Rafael Palmeiro – Unlike McGwire, Palmeiro has a failed drug test. It’s a shame because he had one heck of a career. Should have quit when he was ahead because he would have made it in after 2003. He got greedy though and went for 3,000 hits and for some reason felt like he couldn’t do it without steroids. No.

Brad Radke – A good, solid pitcher. He wasn’t a Hall of Famer though. His numbers were never great and his career ended early due to injuries. No.

Tim Raines – A perennial MVP candidate throughout the 80’s. Was still very good in the early 90’s and was an important bench piece for two Yankees World Series teams late in his career. He stole 808 bases and was only caught 146 times, a better percentage than Rickey. Yes.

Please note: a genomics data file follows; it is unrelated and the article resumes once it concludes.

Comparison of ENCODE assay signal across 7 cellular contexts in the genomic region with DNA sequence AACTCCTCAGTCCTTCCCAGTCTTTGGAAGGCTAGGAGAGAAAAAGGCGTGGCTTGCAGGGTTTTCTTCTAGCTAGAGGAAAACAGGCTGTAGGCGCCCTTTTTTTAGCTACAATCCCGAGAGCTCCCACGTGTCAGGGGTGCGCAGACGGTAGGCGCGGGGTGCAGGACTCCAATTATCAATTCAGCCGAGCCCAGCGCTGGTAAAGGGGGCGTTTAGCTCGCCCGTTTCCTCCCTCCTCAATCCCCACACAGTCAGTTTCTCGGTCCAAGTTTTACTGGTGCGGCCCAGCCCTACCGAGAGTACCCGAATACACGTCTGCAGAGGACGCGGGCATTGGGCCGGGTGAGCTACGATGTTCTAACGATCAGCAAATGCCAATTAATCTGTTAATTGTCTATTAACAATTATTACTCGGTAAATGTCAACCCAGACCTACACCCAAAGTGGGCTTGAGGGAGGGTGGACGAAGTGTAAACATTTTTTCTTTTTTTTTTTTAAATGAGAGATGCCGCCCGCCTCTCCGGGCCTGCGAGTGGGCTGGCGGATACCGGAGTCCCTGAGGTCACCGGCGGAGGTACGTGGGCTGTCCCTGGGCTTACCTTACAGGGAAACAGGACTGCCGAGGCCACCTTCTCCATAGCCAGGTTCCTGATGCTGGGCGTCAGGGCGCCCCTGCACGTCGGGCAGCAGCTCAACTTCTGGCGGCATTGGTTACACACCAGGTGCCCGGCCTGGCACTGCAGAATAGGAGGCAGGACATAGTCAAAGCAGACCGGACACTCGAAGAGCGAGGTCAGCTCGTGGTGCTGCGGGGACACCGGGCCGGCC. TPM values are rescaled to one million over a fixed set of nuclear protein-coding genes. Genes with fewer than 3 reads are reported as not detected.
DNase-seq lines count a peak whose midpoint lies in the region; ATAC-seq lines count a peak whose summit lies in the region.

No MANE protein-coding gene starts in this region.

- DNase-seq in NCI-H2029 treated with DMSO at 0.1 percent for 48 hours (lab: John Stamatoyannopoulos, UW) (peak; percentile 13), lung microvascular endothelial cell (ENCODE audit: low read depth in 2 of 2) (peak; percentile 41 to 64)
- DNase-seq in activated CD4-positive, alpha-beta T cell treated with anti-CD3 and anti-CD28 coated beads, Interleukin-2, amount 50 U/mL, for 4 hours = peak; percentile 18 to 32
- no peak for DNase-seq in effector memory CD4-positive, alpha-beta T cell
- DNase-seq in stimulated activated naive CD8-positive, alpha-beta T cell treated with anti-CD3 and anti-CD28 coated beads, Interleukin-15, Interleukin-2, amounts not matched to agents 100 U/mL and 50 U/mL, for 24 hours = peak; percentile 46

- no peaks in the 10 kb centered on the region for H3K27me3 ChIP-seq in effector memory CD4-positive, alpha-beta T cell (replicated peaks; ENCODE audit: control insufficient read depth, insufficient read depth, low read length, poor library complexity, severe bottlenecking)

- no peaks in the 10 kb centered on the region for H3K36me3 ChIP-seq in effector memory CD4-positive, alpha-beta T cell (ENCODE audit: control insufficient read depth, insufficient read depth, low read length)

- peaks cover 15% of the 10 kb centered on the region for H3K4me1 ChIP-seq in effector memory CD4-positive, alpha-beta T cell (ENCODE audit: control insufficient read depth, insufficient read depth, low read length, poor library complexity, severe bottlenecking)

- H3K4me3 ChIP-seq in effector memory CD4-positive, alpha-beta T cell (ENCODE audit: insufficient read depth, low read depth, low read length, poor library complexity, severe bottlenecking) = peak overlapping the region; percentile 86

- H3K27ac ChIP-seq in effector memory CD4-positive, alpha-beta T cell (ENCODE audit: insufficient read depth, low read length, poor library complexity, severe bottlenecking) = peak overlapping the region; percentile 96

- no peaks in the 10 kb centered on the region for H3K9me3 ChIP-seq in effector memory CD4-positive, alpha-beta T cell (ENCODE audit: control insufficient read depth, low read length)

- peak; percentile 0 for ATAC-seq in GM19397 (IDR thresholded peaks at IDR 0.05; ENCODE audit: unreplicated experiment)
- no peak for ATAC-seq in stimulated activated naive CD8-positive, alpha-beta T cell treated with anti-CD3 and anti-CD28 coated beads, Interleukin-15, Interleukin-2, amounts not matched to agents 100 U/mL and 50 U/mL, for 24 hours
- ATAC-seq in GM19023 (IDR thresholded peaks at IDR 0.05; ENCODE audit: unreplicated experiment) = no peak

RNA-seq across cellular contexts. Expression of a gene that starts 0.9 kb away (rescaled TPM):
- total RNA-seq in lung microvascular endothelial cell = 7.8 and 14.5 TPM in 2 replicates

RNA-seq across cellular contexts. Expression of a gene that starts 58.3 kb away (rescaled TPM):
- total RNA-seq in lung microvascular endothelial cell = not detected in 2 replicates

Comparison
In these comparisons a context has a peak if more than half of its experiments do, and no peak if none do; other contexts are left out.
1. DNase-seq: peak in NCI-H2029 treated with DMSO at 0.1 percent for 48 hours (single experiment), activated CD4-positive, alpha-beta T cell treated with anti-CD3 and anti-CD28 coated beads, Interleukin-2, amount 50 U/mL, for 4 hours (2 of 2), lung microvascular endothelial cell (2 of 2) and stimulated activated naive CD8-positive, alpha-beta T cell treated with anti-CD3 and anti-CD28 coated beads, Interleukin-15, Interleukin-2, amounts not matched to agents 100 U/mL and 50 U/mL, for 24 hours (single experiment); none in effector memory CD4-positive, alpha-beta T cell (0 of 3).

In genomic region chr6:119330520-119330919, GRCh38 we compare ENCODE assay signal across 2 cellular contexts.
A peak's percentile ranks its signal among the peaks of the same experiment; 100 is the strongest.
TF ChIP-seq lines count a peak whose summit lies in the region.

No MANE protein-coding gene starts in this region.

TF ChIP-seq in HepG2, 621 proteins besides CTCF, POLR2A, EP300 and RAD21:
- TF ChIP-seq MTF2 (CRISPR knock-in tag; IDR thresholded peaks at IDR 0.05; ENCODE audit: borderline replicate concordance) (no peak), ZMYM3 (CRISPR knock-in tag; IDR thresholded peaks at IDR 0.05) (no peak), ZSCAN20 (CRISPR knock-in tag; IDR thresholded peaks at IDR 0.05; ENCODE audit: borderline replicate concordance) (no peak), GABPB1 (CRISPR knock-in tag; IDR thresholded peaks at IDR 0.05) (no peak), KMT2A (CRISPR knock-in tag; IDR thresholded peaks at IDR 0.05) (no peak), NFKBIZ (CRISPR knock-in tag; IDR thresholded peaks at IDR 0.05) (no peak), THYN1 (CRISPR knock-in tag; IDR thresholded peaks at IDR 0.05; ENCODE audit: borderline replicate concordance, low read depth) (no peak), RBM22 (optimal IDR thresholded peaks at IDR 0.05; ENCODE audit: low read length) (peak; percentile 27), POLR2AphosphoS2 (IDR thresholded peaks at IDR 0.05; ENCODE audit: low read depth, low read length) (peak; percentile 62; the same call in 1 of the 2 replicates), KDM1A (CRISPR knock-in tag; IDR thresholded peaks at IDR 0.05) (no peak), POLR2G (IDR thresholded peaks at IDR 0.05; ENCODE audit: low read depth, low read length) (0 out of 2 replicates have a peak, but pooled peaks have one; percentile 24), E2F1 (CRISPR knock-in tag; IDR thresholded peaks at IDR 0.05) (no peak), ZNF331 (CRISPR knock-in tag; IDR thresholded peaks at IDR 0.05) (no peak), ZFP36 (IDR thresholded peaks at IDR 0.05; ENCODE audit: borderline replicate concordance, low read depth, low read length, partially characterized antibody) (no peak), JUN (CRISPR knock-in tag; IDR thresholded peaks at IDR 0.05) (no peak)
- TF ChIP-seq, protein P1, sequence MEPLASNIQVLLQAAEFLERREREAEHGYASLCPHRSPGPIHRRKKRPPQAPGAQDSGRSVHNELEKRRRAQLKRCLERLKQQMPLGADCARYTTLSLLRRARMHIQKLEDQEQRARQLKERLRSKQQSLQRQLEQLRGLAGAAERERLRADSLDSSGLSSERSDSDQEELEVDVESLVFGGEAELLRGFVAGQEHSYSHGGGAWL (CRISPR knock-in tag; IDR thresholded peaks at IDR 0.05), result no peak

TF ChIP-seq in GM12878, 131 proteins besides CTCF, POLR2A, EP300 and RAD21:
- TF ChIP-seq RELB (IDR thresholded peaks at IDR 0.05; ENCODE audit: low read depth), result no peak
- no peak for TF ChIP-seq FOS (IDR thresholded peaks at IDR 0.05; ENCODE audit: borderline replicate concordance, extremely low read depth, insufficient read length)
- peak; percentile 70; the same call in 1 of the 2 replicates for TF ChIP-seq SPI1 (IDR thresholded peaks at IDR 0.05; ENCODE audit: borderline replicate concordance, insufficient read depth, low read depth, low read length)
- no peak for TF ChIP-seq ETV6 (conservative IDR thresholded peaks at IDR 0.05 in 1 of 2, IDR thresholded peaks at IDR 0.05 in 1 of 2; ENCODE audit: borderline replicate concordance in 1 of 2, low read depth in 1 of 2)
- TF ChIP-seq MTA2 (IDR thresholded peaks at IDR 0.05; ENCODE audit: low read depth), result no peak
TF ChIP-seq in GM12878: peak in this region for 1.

Tim Salmon – Easy player to like, until he helped to knock the Yankees out of the 2002 playoffs, but he wasn’t elite enough to reach the Hall. His OBP was .361 and OPS .811. Nothing off the charts. No.

Ruben Sierra – Had a great start to his career, but he flamed out toward the end. An attitude adjustment late in his career made him a solid bench player, but he never played up to his potential. No.

Lee Smith – A very good reliever who did a good job compiling stats. Saves are overrated though. No.

Alan Trammell – He was an everyday player in 1978 and was an amazing shortstop though the 1990 season. After that he still played decent defender, a leader in the clubhouse, and still had some defense offensive seasons. He should have been in the Hall a while ago. Yes.

Larry Walker – A very good player who put up some impressive numbers including a .400 OBP and a .965 slugging percentage. He put up some huge numbers in Coors Field though and was never really as good on the road. Maybe I’ll change my mind in the future, but for now he doesn’t get in because of Coors. No.